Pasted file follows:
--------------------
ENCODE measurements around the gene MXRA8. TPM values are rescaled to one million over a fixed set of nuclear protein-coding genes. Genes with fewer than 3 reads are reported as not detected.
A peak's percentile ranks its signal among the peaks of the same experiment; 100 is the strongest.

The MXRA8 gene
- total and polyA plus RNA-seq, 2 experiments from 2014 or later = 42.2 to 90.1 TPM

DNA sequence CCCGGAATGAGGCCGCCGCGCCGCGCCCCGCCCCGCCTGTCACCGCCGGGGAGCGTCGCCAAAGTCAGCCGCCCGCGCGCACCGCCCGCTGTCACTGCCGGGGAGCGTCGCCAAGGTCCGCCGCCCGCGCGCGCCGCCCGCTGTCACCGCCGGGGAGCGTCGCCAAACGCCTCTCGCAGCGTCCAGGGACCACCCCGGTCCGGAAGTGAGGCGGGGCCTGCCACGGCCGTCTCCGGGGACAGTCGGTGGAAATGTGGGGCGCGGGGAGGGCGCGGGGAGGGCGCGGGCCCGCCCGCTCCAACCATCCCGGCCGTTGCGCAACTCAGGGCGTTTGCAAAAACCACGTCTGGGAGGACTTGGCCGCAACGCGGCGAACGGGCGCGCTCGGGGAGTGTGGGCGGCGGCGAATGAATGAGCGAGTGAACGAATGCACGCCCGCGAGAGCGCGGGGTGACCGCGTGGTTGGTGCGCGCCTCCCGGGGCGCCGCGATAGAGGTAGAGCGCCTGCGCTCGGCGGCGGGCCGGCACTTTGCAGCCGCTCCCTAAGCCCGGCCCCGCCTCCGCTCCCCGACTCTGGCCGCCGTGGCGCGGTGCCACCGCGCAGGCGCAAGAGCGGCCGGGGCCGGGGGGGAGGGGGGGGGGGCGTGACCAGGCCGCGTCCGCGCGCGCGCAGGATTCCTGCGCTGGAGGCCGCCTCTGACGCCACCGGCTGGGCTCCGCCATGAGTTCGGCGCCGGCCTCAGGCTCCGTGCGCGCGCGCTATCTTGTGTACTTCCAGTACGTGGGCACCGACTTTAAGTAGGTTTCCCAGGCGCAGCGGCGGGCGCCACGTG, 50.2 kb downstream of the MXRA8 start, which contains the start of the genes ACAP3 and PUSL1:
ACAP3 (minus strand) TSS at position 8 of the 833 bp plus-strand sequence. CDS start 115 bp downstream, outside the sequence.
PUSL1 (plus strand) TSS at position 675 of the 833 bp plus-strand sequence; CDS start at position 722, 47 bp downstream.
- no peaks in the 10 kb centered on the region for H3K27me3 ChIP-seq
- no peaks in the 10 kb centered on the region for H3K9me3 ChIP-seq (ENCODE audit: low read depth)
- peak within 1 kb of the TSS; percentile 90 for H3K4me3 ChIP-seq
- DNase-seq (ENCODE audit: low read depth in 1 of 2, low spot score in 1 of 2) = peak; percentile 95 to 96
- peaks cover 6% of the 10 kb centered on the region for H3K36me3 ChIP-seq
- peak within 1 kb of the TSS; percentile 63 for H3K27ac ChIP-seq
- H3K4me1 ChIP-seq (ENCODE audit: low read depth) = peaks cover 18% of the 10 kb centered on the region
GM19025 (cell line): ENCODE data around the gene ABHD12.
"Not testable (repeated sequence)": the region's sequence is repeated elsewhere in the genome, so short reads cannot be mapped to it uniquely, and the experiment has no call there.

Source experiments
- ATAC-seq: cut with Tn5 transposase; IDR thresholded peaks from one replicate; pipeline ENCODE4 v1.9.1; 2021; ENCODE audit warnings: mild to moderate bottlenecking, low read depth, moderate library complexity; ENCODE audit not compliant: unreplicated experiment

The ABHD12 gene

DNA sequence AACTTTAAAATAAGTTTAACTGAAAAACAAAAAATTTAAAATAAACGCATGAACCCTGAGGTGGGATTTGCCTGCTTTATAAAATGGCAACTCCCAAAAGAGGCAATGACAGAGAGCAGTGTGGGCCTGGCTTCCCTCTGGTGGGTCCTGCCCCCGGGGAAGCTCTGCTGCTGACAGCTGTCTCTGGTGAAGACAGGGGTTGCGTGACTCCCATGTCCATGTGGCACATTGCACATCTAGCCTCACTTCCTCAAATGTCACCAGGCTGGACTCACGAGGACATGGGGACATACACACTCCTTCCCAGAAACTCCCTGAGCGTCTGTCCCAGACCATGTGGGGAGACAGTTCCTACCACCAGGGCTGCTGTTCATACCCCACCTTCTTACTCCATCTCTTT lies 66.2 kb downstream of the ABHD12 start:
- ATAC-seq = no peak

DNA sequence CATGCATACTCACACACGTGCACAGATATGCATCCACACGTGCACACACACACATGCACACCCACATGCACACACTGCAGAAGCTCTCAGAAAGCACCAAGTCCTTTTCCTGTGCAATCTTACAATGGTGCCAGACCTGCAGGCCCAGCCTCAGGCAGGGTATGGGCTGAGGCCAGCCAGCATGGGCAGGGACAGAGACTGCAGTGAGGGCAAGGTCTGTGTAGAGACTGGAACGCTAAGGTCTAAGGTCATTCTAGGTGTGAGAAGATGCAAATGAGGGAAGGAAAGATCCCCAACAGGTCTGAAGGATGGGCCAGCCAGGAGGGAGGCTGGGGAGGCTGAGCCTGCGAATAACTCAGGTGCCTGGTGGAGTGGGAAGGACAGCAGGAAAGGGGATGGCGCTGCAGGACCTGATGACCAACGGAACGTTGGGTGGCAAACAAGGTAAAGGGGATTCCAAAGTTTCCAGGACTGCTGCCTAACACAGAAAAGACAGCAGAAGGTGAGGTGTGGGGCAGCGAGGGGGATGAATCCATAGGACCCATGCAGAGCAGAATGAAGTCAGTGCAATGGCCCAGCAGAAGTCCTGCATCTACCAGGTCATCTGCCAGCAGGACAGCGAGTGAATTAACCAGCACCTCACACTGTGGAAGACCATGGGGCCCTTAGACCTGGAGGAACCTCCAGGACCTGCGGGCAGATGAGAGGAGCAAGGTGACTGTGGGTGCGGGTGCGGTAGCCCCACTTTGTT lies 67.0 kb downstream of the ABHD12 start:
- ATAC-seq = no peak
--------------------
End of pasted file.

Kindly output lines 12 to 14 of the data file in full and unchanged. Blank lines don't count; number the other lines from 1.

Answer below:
- peaks cover 6% of the 10 kb centered on the region for H3K36me3 ChIP-seq
- peak within 1 kb of the TSS; percentile 63 for H3K27ac ChIP-seq
- H3K4me1 ChIP-seq (ENCODE audit: low read depth) = peaks cover 18% of the 10 kb centered on the region